In ruling on a motion for summary judgment, the court must draw all justifiable inferences in the nonmoving party's favor and accept the nonmoving party's evidence as true. Anderson, 477 U.S. at 255. A nonmoving party, however, must establish more than "the mere existence of a scintilla of evidence" in support of its position. Id. at 252. To prevail on a motion for summary judgment, the moving party must show that the nonmoving party "fail[ed] to make a showing sufficient to establish the existence of an element essential to that party's case, and on which that party will bear the burden of proof at trial." Celotex, 477 U.S. at 322. By pointing to the absence of evidence proffered by the nonmoving party, a moving party may succeed on summary judgment. Id.

The nonmoving party may defeat summary judgment through factual representations made in a sworn affidavit if he "support[s] his allegations . . . with facts in the record," Greene v. Dalton, 164 F.3d 671, 675 (D.C. Cir. 1999) (quoting Harding v. Gray, 9 F.3d 150, 154 (D.C. Cir. 1993)), or provides "direct testimonial evidence," Arrington v. United States, 473 F.3d 329, 338 (D.C. Cir. 2006). Indeed, for the court to accept anything less "would defeat the central purpose of the summary judgment device, which is to weed out those cases insufficiently meritorious to warrant the expense of a jury trial." Greene, 164 F.3d at 675.

B. Legal Standard for Res Judicata

"The doctrine of res judicata prevents repetitious litigation involving the same causes of action or the same issues." I.A.M. Nat'l Pension Fund v. Indus. Gear Mfg. Co., 723 F.2d 944, 946 (D.C. Cir. 1983). Res judicata has two distinct aspects -- claim preclusion and issue preclusion (commonly known as collateral estoppel) -- that apply in different circumstances and with different consequences to the litigants. NextWave Pers. Commc'ns, Inc. v. Fed. Commc'ns Comm'n, 254 F.3d 130, 142 (D.C. Cir. 2001); Novak v. World Bank, 703 F.2d 1305, 1309 (D.C. Cir. 1983). Under claim preclusion, "a final judgment on the merits of an action precludes the parties or their privies from relitigating issues that were or could have been raised in that action." Drake v. Fed. Aviation Admin., 291 F.3d 59, 66 (D.C. Cir. 2002) (quoting Allen v. McCurry, 449 U.S. 90, 94 (1980)). Under issue preclusion or collateral estoppel, "once a court has decided an issue of fact or law necessary to its judgment, that decision may preclude relitigation of the issue in a suit on a different cause of action involving a party to the first case." Yamaha Corp. of Am. v. United States, 961 F.2d 245, 254 (D.C. Cir. 1992) (quoting Allen, 449 U.S. at 94). In short, "claim preclusion forecloses all that which might have been litigated previously," while issue preclusion "prevents the relitigation of any issue that was raised and decided in a prior action."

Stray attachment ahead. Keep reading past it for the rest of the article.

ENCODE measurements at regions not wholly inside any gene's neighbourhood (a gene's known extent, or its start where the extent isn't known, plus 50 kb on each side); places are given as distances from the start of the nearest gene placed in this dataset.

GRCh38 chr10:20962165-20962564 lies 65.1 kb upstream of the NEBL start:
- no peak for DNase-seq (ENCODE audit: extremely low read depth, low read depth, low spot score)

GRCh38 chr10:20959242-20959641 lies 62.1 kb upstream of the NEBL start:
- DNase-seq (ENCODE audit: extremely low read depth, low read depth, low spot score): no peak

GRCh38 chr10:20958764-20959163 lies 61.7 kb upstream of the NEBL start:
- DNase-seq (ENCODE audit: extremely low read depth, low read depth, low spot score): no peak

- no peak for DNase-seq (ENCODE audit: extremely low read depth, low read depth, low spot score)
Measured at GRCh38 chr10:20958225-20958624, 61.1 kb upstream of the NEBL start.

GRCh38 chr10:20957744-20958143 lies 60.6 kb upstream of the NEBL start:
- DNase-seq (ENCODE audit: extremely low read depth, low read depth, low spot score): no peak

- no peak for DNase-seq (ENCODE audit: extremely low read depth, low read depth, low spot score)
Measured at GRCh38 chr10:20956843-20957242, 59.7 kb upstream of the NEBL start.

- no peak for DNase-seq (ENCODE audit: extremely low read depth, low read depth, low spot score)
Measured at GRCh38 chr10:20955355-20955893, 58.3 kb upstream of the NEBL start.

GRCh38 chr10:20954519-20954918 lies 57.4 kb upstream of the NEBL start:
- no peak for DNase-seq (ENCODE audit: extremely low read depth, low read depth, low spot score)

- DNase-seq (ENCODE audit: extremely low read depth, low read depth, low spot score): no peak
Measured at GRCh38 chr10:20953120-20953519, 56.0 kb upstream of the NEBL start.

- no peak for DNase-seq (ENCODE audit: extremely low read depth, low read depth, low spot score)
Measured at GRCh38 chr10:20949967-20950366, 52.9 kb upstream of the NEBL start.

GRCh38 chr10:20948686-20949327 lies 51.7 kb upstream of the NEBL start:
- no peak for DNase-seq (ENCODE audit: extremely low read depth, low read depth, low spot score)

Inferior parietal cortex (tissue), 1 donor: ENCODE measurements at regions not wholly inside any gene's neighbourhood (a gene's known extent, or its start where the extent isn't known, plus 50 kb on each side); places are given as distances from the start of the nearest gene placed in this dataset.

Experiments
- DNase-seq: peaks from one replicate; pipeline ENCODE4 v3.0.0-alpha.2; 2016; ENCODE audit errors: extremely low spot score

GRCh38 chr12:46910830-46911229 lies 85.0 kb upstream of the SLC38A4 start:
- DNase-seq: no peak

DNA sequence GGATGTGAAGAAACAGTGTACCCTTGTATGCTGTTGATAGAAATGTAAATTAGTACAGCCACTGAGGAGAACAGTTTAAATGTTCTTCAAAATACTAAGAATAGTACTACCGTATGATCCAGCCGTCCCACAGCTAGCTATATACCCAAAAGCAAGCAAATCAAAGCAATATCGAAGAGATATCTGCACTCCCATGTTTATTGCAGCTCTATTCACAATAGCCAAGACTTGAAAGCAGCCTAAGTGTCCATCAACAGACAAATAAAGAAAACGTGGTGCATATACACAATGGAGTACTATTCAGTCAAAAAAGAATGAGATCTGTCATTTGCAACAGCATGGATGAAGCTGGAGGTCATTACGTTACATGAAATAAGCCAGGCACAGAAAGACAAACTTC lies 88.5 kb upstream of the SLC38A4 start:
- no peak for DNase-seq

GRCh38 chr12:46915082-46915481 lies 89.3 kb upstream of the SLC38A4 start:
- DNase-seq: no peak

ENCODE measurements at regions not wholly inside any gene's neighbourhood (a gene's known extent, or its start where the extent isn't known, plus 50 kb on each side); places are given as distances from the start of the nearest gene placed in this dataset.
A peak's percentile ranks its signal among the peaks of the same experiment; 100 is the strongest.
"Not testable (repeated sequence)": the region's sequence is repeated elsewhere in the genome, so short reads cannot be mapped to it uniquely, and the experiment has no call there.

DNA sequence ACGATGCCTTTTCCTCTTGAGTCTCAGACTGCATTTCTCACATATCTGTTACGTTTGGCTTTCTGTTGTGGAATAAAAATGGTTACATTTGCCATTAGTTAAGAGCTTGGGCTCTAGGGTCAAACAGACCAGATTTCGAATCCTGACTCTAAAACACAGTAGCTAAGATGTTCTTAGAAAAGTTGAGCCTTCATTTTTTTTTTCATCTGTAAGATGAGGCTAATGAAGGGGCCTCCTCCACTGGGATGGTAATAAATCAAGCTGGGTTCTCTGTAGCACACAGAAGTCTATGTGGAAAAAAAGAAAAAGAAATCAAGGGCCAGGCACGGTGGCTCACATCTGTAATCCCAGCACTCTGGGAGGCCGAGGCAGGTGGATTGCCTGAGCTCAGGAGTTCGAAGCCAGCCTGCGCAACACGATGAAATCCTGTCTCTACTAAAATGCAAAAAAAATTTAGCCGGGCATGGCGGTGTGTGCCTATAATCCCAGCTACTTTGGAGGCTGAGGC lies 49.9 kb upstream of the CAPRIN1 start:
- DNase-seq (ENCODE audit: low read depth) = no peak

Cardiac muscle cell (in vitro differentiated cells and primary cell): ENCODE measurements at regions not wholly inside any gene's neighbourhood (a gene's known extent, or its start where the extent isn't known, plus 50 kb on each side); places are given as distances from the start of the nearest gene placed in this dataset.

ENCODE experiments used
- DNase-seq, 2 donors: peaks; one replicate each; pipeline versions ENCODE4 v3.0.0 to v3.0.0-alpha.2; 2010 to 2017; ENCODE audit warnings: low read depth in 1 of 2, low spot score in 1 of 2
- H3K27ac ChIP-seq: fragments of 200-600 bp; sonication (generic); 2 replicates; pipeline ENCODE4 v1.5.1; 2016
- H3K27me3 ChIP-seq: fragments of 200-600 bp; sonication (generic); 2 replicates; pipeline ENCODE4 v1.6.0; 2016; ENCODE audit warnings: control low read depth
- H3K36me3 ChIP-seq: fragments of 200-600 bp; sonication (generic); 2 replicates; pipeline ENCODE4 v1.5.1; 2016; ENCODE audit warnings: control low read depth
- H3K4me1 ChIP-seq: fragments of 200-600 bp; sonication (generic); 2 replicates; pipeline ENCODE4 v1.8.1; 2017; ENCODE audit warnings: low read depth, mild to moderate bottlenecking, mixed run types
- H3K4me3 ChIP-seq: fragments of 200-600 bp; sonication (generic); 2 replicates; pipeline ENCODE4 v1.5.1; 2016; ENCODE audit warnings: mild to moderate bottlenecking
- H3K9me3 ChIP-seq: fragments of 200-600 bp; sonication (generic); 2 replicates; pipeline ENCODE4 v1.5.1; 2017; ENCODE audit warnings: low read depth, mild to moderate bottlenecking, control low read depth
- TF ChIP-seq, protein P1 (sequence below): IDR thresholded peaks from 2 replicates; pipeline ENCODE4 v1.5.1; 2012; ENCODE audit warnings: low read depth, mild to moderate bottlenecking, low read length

I.A.M. Nat'l Pension Fund, 723 F.2d at 949; Novak, 703 F.2d at 1309. In this way, res judicata helps "conserve judicial resources, avoid inconsistent results, engender respect for judgments of predictable and certain effect, and [] prevent serial forum-shopping and piecemeal litigation." Hardison v. Alexander, 655 F.2d 1281, 1288 (D.C. Cir. 1981); see also Allen, 449 U.S. at 94.

Because "res judicata belongs to courts as well as to litigants," a court may invoke res judicata sua sponte. Stanton v. D.C. Ct. of Appeals, 127 F.3d 72, 77 (D.C. Cir. 1997); see also Tinsley v. Equifax Credit Info. Servs., Inc., 1999 WL 506720, at *1 (D.C. Cir. June 2, 1999) (per curiam) (noting that a district court may apply res judicata upon taking judicial notice of the parties' previous case).

C. The Court Grants the Defendants' Motion for Summary Judgment

The defendants argue that the Federal Circuit decision, and the MSPB decision from which it was appealed, preclude the instant suit because in the Federal Circuit action, the plaintiff "litigated the same issues, claims and facts" that he seeks to litigate in this court. Defs.' Mot. for Summ. J. ("Defs.' Mot.") at 3. Those decisions, the defendants assert, preclude both the plaintiff's FLSA claims and his FEHA claim. Id. at 4-5. They bar the FLSA claims, the defendants argue, because the Federal Circuit determined that the plaintiff's "claimed overtime was unauthorized for February 16, 2005." Id. at 4. Therefore, the defendants urge the court not to allow the plaintiff to relitigate the issue of whether his overtime was authorized, which underlies the question of whether he is entitled to compensation under the FLSA. Id. Similarly, the defendants argue that the MSPB decision bars the FEHA claim because the plaintiff could have, but did not, assert harassment by Marmet as a defense to his termination. Id. at 4-5. Finally, the defendants assert that the fact that the plaintiff seeks relief under a different legal theory in the instant action than he did in the MSPB matter does not diminish the applicability of the affirmative defense of res judicata in this case. Id. at 5.